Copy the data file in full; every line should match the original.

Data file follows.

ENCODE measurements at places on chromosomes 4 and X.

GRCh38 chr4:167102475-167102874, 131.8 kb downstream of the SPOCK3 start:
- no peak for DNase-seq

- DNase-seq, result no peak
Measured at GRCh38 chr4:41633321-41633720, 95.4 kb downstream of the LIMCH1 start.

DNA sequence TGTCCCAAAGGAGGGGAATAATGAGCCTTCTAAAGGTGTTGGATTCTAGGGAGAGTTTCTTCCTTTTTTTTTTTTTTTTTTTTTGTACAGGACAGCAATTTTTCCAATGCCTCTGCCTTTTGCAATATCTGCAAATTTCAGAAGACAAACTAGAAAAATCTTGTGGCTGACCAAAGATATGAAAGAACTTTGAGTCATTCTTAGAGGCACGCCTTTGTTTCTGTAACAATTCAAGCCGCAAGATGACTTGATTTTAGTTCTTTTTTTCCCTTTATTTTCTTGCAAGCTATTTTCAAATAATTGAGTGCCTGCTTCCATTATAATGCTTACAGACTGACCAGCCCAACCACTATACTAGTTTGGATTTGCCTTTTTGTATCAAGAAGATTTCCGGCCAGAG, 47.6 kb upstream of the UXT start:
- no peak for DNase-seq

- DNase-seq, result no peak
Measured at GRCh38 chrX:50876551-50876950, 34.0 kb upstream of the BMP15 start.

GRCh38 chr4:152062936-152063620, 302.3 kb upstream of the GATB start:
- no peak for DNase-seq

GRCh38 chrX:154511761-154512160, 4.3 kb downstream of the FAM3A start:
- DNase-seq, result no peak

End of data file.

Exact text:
ENCODE measurements at places on chromosomes 4 and X.

GRCh38 chr4:167102475-167102874, 131.8 kb downstream of the SPOCK3 start:
- no peak for DNase-seq

- DNase-seq, result no peak
Measured at GRCh38 chr4:41633321-41633720, 95.4 kb downstream of the LIMCH1 start.

DNA sequence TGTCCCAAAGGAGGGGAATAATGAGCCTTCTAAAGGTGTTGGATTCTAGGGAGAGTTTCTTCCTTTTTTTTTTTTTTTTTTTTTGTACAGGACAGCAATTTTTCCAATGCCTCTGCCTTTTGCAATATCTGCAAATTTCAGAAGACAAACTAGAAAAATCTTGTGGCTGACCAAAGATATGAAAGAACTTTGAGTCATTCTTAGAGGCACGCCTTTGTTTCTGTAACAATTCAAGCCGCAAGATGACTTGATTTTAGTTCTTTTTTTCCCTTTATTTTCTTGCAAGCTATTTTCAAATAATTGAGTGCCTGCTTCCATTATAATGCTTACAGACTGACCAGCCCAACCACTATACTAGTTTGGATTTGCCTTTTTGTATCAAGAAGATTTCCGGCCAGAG, 47.6 kb upstream of the UXT start:
- no peak for DNase-seq

- DNase-seq, result no peak
Measured at GRCh38 chrX:50876551-50876950, 34.0 kb upstream of the BMP15 start.

GRCh38 chr4:152062936-152063620, 302.3 kb upstream of the GATB start:
- no peak for DNase-seq

GRCh38 chrX:154511761-154512160, 4.3 kb downstream of the FAM3A start:
- DNase-seq, result no peak